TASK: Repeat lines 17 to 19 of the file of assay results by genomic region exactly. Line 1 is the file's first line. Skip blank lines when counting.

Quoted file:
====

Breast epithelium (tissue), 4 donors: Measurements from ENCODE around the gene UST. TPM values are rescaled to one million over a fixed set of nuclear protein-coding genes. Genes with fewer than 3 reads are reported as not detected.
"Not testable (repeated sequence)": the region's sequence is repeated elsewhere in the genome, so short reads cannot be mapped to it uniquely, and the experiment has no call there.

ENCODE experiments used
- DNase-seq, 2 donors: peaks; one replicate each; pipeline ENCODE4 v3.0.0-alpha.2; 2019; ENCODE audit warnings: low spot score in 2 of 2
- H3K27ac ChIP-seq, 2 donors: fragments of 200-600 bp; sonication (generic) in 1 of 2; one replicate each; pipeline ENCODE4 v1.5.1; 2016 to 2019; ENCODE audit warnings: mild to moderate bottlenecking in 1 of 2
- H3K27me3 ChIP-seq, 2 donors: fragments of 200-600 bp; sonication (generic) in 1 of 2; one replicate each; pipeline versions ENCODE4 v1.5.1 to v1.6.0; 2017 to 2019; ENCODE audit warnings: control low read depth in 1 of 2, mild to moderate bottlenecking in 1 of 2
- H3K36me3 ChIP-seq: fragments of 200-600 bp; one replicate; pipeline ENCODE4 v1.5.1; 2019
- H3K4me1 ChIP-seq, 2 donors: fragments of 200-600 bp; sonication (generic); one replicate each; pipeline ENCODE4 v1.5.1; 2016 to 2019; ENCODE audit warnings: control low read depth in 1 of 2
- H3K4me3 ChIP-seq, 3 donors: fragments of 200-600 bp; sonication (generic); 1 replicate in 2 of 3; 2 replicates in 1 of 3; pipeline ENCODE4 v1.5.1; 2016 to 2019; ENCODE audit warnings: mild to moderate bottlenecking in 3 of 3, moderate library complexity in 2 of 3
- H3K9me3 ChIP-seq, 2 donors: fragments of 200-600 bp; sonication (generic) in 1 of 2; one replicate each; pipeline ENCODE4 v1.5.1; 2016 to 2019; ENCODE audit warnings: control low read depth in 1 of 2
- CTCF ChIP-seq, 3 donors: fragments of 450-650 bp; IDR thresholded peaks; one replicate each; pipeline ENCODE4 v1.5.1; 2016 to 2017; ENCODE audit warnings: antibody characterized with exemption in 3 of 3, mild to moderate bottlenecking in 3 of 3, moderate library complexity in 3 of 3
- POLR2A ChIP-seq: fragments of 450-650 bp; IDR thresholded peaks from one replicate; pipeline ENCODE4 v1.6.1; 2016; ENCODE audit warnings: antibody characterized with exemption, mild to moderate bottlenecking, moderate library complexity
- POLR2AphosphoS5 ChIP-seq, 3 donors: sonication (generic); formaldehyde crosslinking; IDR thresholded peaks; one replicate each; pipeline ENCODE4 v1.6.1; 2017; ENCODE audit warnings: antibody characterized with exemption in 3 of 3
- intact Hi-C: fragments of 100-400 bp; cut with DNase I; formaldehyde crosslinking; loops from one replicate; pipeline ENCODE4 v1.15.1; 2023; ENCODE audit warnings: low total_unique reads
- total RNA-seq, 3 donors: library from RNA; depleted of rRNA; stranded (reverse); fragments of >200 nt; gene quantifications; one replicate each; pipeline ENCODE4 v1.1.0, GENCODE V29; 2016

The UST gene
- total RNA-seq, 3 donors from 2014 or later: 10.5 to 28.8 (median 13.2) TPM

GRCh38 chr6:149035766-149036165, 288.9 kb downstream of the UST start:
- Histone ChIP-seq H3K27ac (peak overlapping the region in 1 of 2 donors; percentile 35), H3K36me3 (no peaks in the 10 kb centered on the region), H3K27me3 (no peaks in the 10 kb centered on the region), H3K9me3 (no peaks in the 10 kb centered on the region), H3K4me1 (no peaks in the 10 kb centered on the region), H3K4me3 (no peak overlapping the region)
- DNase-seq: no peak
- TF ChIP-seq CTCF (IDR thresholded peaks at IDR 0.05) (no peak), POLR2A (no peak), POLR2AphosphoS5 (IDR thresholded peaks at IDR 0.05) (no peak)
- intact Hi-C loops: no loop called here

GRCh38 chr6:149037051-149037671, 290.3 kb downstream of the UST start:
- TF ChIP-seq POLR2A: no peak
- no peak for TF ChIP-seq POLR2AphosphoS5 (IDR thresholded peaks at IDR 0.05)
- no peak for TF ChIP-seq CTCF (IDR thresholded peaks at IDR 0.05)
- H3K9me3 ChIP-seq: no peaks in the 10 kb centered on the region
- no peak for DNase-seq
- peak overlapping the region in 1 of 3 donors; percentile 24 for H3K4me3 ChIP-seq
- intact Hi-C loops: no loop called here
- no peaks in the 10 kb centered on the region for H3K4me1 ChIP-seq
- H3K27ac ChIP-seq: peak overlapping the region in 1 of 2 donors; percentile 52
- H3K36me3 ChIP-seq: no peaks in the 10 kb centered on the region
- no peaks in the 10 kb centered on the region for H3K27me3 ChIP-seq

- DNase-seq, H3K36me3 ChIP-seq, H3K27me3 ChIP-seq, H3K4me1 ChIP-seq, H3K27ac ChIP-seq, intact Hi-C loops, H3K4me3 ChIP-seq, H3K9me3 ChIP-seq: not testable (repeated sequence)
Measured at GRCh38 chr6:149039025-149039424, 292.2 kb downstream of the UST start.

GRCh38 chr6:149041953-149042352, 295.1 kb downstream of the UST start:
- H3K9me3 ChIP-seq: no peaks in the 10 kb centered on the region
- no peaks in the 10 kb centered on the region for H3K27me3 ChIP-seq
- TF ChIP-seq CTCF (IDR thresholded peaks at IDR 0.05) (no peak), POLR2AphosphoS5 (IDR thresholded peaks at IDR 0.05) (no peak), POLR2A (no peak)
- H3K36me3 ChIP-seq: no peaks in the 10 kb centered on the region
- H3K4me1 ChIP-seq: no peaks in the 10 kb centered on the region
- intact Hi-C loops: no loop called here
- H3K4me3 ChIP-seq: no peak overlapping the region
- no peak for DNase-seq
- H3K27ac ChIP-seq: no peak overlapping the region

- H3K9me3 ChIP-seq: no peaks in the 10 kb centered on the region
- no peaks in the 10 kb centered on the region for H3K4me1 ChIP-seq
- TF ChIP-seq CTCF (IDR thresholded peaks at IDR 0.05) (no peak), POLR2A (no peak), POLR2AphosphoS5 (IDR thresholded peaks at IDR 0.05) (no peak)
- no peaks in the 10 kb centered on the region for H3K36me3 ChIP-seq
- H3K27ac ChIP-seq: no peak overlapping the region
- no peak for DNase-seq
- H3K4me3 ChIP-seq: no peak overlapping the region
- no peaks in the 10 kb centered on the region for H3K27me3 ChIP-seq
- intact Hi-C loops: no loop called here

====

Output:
- total RNA-seq, 3 donors from 2014 or later: 10.5 to 28.8 (median 13.2) TPM

GRCh38 chr6:149035766-149036165, 288.9 kb downstream of the UST start:
- Histone ChIP-seq H3K27ac (peak overlapping the region in 1 of 2 donors; percentile 35), H3K36me3 (no peaks in the 10 kb centered on the region), H3K27me3 (no peaks in the 10 kb centered on the region), H3K9me3 (no peaks in the 10 kb centered on the region), H3K4me1 (no peaks in the 10 kb centered on the region), H3K4me3 (no peak overlapping the region)